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Hitachi sees 5 TByte harddrives and 60 GByte microdrives

By - Source: Tom's Hardware US | B 0 comment

Tokyo - Hitachi believes perpendicular recording will allow harddrive engineers to take sub-1" microdrives to 60 GByte and desktop harddrives beyond a TByte. The company demonstrated the technology with a density of 230 Gbit per square inch which is about 70 percent more than in today's highest density production drives.

The natural barrier of harddrive density is near - this is what we have been hearing from the harddrive density for more than a decade. Now it appears that the good old Winchester technology, the 32-year old foundation of computer harddrives, may not be too close after all. Ten years ago, industry experts believed that a 100 GByte desktop drive may require for example laser assistance for data recording, Hitachi now believes to be able to take the drive beyond the TByte mark.

The concept to achieve this goal is based on perpendicular recording, which aligns data vertically to increase storage density. The basic idea of technology is almost 100 years old and most recently was discussed also by Hitachi's competitors such as Seagate. Hitachi now claims that it can lift storage density to 230 Gbit per square inch, which is significantly higher than the 133 Gbit per square inch offered for example in Toshiba's 1.8" harddrives. Hitachi said it achieved the 230 Gbit per square inch density by manipulating the head and media so that the distance between them is a mere 10 nanometers or 1/10,000th of a human hair.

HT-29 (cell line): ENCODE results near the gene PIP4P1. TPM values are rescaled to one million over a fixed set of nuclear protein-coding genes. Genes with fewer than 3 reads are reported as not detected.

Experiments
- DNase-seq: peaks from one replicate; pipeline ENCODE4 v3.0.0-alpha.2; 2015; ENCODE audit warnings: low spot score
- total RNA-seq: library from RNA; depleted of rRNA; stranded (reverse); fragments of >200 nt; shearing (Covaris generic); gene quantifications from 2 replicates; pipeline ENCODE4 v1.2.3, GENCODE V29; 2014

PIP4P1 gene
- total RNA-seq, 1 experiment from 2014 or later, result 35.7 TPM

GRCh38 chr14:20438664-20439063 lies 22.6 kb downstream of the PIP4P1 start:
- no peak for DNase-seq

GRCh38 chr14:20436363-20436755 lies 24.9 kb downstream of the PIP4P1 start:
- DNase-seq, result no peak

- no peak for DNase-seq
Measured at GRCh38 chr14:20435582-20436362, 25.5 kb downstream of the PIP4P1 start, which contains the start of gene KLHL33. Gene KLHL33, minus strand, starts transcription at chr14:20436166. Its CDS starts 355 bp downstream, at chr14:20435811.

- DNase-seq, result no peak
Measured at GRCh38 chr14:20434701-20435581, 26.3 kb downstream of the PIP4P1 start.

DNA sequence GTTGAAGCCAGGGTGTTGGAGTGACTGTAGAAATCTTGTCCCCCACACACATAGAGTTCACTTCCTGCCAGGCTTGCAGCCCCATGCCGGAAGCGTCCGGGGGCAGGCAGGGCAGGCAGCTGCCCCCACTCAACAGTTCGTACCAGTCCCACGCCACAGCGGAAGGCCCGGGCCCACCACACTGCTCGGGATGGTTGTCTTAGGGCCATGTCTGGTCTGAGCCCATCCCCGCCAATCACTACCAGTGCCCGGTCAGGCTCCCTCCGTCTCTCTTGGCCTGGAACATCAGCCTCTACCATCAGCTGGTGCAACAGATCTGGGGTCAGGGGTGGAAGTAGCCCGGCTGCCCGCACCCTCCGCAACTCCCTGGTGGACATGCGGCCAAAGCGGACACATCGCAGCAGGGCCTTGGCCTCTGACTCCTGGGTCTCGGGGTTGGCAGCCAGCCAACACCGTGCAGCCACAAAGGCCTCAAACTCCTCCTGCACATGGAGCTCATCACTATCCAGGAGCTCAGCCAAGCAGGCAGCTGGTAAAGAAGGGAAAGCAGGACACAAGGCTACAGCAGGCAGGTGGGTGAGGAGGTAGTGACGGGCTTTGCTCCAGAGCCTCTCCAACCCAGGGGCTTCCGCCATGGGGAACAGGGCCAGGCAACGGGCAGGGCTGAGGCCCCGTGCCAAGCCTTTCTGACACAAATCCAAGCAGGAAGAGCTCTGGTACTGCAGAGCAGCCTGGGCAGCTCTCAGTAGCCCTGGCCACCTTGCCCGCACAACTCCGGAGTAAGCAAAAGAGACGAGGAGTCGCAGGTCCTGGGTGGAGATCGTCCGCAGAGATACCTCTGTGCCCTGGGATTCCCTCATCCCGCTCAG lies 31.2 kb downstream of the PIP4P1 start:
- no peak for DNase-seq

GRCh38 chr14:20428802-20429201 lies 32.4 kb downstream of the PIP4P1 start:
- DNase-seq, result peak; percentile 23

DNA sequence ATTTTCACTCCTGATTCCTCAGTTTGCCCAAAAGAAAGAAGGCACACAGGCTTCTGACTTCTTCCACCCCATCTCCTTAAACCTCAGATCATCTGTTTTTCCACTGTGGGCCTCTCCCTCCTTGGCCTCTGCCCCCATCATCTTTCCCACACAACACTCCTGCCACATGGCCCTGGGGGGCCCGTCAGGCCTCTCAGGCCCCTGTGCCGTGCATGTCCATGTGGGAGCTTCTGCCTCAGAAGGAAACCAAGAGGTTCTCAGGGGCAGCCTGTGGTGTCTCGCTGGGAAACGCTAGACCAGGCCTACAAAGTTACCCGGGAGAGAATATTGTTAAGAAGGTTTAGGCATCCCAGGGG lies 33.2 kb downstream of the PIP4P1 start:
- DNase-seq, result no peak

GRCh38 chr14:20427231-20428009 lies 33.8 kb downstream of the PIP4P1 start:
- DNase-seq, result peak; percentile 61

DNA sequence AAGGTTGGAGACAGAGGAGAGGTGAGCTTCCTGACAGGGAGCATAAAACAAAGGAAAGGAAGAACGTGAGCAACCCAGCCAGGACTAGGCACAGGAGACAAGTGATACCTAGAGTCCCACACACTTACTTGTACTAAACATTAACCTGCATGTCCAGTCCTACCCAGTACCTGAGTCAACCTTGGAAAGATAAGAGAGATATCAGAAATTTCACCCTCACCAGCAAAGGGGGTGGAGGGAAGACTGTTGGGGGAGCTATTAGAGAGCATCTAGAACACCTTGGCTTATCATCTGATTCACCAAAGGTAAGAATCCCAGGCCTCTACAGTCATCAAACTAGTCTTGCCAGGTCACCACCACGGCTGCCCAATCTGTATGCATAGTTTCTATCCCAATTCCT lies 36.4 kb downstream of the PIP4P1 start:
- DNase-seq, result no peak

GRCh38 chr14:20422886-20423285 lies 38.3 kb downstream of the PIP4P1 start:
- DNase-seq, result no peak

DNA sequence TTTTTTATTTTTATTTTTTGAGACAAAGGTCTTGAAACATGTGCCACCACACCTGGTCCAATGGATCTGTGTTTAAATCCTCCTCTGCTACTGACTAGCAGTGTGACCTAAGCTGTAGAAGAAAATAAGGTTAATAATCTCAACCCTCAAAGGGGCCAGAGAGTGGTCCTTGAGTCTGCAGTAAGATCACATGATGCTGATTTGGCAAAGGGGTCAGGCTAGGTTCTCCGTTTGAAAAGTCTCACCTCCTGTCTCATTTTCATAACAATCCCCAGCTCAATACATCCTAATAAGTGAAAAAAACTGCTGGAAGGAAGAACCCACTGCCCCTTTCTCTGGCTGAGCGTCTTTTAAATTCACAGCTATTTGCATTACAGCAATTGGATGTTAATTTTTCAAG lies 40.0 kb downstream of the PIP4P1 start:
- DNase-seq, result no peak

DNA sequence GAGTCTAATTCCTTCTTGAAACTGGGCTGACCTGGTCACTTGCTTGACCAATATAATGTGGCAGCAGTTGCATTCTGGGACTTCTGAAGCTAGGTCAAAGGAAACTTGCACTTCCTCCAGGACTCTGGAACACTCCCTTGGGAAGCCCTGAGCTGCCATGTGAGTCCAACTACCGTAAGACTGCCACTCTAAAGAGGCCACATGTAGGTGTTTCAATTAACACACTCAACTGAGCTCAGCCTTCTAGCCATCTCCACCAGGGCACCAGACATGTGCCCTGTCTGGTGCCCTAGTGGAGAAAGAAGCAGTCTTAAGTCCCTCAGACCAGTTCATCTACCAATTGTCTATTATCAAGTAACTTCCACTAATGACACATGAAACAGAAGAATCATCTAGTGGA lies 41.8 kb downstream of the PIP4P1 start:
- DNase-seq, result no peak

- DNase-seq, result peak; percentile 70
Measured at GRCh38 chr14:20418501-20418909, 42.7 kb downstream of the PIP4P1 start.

The company believes that perpendicular recording will allow the storage industry to reach a 10-fold increase in data densities over longitudinal recording, paving the way for new heights in capacity such as a 60 GByte one" drive and 5 TByte desktop harddrives.

Perpendicular recording is consider one solution to maintain data integrity at tight areal densities. The technology can produce higher magnetic fields in the recording medium, provides manufacturers with a way to keep magnetized bits from influencing each other and keep magnetic fields stable to avoid data loss. Seagate believes that the limit of longitudinal recording may be reached sometime before 200 Gbit per square inch. Perpendicular recording could take the industry all the way to about one Tbit per square inch, said Mark Kryder, Chief Technology of Officer of Seagate, in an earlier conversation with Tom's Hardware Guide. TeraByte harddrives are expected to arrive by 2007.

According to Hitachi, the potential of perpendicular recording will be realized over the next five to seven years.

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